This article is from the Fractal FAQ, by Ermel Stepp firstname.lastname@example.org with numerous contributions by others.
If a fractal is self-similar, you can specify mappings that map the
whole onto the parts. Iteration of these mappings will result in convergence
to the fractal attractor. An IFS consists of a collection of these (usually
affine) mappings. If a fractal can be described by a small number of
mappings, the IFS is a very compact description of the fractal. An iterated
function system is By taking a point and repeatedly applying these mappings
you end up with a collection of points on the fractal. In other words,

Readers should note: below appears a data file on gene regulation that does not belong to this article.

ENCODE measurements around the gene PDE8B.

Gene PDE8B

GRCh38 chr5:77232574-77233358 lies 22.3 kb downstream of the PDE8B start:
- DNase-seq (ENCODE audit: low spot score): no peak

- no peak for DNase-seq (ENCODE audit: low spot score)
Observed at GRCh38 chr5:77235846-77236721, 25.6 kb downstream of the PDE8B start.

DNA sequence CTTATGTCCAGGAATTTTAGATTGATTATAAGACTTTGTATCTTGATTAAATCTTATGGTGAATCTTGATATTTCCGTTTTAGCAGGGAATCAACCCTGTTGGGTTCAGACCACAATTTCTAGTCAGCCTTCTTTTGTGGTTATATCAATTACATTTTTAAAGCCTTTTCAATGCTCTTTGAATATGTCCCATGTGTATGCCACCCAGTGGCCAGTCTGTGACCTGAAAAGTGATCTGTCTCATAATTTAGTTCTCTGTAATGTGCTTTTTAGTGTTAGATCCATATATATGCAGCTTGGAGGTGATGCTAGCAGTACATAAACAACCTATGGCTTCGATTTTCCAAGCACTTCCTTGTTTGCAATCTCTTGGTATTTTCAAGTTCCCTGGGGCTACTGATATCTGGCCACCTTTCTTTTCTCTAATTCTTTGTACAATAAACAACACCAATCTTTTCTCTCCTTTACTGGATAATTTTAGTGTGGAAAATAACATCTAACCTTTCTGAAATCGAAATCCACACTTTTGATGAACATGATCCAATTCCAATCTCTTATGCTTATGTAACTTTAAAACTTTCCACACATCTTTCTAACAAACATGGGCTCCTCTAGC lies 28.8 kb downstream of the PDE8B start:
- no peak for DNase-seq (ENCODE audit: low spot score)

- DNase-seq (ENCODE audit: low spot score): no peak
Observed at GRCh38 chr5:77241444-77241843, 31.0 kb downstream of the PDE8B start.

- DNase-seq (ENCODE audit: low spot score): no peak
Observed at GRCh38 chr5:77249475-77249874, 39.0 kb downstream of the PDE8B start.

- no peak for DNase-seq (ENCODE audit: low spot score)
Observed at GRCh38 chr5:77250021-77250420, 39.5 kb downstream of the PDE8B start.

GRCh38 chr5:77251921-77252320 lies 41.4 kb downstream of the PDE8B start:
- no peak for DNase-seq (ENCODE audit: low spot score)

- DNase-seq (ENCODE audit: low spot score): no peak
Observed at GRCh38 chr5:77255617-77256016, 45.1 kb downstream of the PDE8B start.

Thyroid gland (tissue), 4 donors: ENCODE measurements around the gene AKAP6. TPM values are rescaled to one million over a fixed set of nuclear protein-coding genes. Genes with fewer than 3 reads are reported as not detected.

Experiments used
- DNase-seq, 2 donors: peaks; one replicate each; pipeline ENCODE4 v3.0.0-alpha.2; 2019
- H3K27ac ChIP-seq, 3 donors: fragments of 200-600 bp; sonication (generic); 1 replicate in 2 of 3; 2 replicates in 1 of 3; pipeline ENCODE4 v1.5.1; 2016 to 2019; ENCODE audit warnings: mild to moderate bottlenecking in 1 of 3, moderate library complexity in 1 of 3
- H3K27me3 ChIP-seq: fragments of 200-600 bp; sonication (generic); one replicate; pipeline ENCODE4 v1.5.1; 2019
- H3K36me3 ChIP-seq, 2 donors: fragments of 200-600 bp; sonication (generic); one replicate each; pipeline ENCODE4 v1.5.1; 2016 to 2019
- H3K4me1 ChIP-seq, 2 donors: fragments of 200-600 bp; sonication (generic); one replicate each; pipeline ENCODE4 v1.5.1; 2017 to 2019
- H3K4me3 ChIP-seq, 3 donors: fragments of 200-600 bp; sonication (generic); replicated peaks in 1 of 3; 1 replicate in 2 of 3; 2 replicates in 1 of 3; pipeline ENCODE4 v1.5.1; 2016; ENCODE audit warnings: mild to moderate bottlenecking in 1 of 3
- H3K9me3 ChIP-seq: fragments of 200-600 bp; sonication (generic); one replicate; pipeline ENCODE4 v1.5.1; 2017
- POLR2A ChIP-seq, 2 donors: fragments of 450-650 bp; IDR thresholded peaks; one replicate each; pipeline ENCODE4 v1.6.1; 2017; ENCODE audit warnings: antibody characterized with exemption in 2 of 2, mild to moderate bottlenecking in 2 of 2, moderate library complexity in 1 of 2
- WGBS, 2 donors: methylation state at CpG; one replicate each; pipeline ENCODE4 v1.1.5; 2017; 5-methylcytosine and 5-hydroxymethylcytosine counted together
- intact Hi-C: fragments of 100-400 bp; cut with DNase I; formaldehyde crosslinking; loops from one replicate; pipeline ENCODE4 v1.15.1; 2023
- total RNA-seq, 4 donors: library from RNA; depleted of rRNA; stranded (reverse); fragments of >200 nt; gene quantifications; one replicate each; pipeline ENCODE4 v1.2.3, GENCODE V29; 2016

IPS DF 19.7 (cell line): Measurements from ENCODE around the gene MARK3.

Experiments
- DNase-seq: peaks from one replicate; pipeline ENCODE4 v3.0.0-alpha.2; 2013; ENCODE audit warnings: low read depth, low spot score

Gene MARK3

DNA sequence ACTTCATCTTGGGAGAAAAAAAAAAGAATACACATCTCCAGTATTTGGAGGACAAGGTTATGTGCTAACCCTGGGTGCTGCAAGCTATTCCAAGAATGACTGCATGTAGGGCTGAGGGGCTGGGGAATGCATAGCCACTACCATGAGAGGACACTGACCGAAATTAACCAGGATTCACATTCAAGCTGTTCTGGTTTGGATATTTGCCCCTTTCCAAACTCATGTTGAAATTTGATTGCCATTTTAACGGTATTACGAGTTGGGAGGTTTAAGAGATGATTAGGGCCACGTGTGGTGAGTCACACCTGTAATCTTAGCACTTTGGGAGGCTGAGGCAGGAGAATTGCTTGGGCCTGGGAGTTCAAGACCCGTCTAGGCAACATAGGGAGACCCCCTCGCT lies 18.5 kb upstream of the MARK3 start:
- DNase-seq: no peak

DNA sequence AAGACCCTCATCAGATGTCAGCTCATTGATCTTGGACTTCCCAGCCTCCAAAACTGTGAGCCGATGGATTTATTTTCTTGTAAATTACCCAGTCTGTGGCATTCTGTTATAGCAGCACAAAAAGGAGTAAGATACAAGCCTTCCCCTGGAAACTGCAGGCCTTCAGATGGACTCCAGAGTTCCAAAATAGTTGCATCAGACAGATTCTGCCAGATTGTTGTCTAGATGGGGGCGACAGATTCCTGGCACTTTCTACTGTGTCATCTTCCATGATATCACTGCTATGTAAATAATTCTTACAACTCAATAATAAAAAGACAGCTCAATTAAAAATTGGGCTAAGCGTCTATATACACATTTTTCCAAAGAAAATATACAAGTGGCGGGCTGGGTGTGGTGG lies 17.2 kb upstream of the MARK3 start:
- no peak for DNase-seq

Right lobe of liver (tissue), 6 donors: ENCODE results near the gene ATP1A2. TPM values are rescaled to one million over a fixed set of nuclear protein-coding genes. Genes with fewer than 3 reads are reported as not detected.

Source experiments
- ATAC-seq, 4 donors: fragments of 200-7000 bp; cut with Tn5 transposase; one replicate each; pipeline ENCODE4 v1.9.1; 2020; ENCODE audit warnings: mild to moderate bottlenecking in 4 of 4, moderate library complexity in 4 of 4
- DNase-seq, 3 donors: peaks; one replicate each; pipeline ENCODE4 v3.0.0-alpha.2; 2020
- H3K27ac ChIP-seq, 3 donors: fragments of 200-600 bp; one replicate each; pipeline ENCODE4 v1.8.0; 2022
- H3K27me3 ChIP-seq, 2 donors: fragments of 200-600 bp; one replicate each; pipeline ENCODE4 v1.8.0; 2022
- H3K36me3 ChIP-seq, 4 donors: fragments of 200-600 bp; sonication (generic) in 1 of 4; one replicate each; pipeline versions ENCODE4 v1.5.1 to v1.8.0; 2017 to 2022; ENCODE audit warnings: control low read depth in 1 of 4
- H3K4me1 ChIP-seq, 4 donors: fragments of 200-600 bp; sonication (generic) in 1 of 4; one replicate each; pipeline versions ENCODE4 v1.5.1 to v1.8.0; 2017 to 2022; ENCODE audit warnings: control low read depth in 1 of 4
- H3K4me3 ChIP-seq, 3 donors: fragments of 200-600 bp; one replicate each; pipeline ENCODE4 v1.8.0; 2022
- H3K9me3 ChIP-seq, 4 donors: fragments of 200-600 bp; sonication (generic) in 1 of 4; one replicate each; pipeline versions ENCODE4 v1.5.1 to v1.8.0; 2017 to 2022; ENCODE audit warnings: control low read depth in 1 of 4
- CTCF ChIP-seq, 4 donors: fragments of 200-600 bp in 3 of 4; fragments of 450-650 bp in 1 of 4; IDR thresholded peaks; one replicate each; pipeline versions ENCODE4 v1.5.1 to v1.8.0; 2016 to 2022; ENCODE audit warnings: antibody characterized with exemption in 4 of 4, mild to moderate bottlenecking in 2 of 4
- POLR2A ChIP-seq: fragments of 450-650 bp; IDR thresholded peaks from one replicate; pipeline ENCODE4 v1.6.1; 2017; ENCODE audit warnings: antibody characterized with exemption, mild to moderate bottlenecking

instead of a single mapping x -> F(x), there is a collection of (usually
affine) mappings, and random selection chooses which mapping is used.
For instance, the Sierpinski triangle can be decomposed into three self-
similar subtriangles. The three contractive mappings from the full triangle
onto the subtriangles forms an IFS. These mappings will be of the form
"shrink by half and move to the top, left, or right".
Iterated function systems can be used to make things such as fractal ferns
and trees and are also used in fractal image compression. _Fractals
Everywhere_ by Barnsley is mostly about iterated function systems.
The simplest algorithm to display an IFS is to pick a starting point,
randomly select one of the mappings, apply it to generate a new point, plot
the new point, and repeat with the new point. The displayed points will
rapidly converge to the attractor of the IFS.
An IFS fractal fern can be viewed on the WWW at
Frank Rousell's hyperindex of clickable/retrievable IFS images: